When it comes to corporate taxes, directors have several tax responsibilities. In certain circumstances, directors may be held personally responsible for certain tax liabilities of those corporations they serve. This week, we focus specifically on directors liability and the limitations with regard to assessments.
What constitutes a director? According to the general consensus in Canadian courts, any individual who has been properly elected and constituted as a director of a corporation fits into the category. However, there are several cases where an individual who did not necessarily fit into this category was found to be liable for certain corporate tax debts.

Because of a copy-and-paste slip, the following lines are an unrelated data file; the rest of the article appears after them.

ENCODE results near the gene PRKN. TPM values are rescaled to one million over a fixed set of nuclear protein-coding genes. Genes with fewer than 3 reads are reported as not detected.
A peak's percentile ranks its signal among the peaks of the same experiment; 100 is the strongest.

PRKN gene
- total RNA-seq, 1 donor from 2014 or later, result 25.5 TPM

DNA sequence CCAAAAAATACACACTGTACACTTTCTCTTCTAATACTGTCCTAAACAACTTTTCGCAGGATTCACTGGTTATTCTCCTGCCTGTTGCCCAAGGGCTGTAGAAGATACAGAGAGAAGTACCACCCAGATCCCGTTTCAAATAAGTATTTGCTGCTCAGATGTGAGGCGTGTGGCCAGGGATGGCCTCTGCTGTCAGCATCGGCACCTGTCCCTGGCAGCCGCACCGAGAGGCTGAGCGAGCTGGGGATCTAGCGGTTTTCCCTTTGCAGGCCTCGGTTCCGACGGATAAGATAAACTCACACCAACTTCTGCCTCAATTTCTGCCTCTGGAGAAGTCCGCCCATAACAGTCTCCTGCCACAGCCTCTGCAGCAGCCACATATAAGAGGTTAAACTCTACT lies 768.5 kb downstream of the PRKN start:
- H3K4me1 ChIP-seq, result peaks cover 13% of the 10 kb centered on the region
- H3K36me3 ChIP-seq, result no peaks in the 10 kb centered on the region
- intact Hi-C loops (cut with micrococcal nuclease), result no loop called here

Liable for what? According to the Income Tax Act, those considered to be directors can personally be held liable for a corporation’s failure to withhold and remit third-party taxes from certain payments, including payments of salary and dividend, interest and rental payments to non-residents. Such action may result in the director being liable for the total amount that should have been withheld/paid as well as a penalty of up to 20%, plus interest.
Are there any limitations on directors liability assessments? Yes. Due diligence by the director is one, and if the individual was not a director at the time the tax arrears arose that’s another. If the director resigned 2 years prior to the assessment, or if the CRA failed to register its claim within six months of bankruptcy of the corporation, these are other limitations that would be considered.
If you are concerned about your responsibilities or the limitations on directors liability assessments, we can help. Call Tax Solutions Canada today at 1-888-868-1400.